A Budget for Business is Not a Budget for People
Some poor, ill informed souls might well pipe up with ‘But I rely on businesses to pay my wages, so isn’t a budget for business really a budget for me?’. No, and here’s why.
When the Coalition talk about ‘business’, they mean mostly business owners, large corporations and the Financial Services industry. What they provide for them in each successive budget are tax breaks, subsidies and reduced regulation. This means the tax burden is shifted from the richest to the rest, that those people-paid taxes are diverted from public services to subsidise these tax dodging corporations, and as a reward you can expect your terms and conditions weakened – that’s lower pay, less holiday, removal or reduction of sickness payments and pensions, and removal of notice periods and right to challenge unfair dismissal.
If you have trouble putting a price on this policy – let’s talk in terms most understand.
The UK Government spend a total of £694.89bn a year, to do everything. The amount the government spend on the human welfare state is £159bn, with £72bn (45%) of that going on pensions. So, we have just £85bn (12% of spending) a year actually going on working age benefits. It makes sense that we spend this proportionate amount shielding citizens from poverty induced by involuntary unemployment, and to support sick and disabled people who cannot work or who bear additional financial costs to work. Our income in GDP each year is many multiples of this, at around £2trn.
Now, what about the welfare state that has been built for corporations?
The Bankers Bailout
The most obvious recent example was the Bankers Bailout. According to the National Audit Office, The UK taxpayer spent £850bn bailing out the Banks in 2008. This is almost twice the nation’s total annual budget. For this amount, the UK could have funded the entire NHS (£106.7bn a year) for eight years , our whole education system for twenty years (£42bn a year) or provided two hundred years of Job Seekers Allowance (£4.9bn a year).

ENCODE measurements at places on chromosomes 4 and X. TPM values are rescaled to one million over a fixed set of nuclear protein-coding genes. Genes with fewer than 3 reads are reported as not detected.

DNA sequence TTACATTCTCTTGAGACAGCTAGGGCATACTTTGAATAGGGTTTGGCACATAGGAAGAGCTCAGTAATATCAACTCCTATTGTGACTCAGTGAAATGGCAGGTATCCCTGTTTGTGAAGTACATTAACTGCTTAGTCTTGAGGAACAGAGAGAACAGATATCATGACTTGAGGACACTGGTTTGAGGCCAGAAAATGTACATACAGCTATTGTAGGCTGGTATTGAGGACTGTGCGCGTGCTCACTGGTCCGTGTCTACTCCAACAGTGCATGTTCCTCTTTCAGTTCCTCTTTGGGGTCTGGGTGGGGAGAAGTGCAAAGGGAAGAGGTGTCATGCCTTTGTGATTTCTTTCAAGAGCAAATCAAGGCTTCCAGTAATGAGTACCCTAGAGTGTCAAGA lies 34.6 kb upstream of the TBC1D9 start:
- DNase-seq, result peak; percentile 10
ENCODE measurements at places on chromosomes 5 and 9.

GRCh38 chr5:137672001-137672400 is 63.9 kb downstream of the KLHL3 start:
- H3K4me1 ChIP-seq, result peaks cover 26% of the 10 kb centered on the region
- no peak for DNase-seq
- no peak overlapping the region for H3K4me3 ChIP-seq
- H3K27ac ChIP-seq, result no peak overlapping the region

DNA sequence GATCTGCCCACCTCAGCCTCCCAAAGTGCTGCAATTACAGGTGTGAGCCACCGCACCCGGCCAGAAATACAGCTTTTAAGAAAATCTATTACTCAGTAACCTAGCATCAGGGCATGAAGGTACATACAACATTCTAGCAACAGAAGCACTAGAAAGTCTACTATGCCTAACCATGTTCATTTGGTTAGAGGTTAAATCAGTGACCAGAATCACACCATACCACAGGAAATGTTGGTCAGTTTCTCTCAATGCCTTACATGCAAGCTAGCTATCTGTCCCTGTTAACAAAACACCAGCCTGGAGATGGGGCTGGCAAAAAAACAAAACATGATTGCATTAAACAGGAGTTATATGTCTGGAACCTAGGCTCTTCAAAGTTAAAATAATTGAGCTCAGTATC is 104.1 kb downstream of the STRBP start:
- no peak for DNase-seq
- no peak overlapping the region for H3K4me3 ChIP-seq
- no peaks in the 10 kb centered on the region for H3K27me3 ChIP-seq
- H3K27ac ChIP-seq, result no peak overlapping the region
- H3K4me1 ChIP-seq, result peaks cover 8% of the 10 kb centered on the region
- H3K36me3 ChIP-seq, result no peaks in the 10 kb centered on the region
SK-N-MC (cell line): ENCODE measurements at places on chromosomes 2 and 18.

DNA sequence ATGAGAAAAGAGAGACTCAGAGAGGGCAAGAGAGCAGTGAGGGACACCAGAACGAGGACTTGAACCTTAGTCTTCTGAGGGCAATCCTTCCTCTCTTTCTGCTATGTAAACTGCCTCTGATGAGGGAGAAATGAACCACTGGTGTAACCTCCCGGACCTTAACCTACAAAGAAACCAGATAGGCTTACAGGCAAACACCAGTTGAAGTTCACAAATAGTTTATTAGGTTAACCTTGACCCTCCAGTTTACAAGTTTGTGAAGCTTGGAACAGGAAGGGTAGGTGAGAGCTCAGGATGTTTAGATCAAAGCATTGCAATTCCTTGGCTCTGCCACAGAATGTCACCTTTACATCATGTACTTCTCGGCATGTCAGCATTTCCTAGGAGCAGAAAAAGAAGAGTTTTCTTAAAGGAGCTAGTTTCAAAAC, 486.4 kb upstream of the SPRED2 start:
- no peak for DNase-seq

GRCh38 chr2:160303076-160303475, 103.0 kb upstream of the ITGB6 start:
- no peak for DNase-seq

he private sector is increasingly invited to deliver public services; the companies keep the profits of success, while the taxpayer is left to pick up the tab when they fail.
In the 2013 budget, George Osborne offered another £130bn to banks in the form of mortgage guarantees, effectively making it so banks can grant mortgages to people, reap the profits, but never fear a default as the government (you and me) will pick up the tab.
The taxpayer bought failed bank Northern Rock for £1.4bn to avoid a run on the banks. The bank was split into a ‘good bank’ likely to generate profits in future, and a ‘bad bank’ containing almost £50m of bad debts. Osborne then sold the good bank to Richard Branson for a measly £747m, while the taxpayer kept the bad bank and the associated debt.
Despite all these failures the same companies are invited to make profits and mistakes on further government contracts while the taxpayer is effectively frozen out of the decision making process.
Private Finance Initiatives
Our hospitals and schools have been built under private loans called Private Finance Initiatives, rather than government borrowing. These loans are at least twice the rate of interest that government loans would have been, and repaid over 25-30 years.
Today, 22 of the 103 NHS trusts to enter PFI are facing difficulty due to the exorbitant repayments required to pay back the so-called NHS Mortgage (paying back the company for building the hospital). Some hospitals are having to handover a fifth of their annual budget on paying for the PFI deal.
Overall, for a capital investment of £54.7bn (that’s how much money we actually borrowed to build stuff), the tax payer will pay back an astounding £301bn in just twenty five years. Given the disasters of debt witnessed so far, many of the 771 PFI projects currently running will bust the budget of these schools and hospitals long before then, leaving us with the debt but not the service.
Handouts, Tax Breaks and Tax Avoidance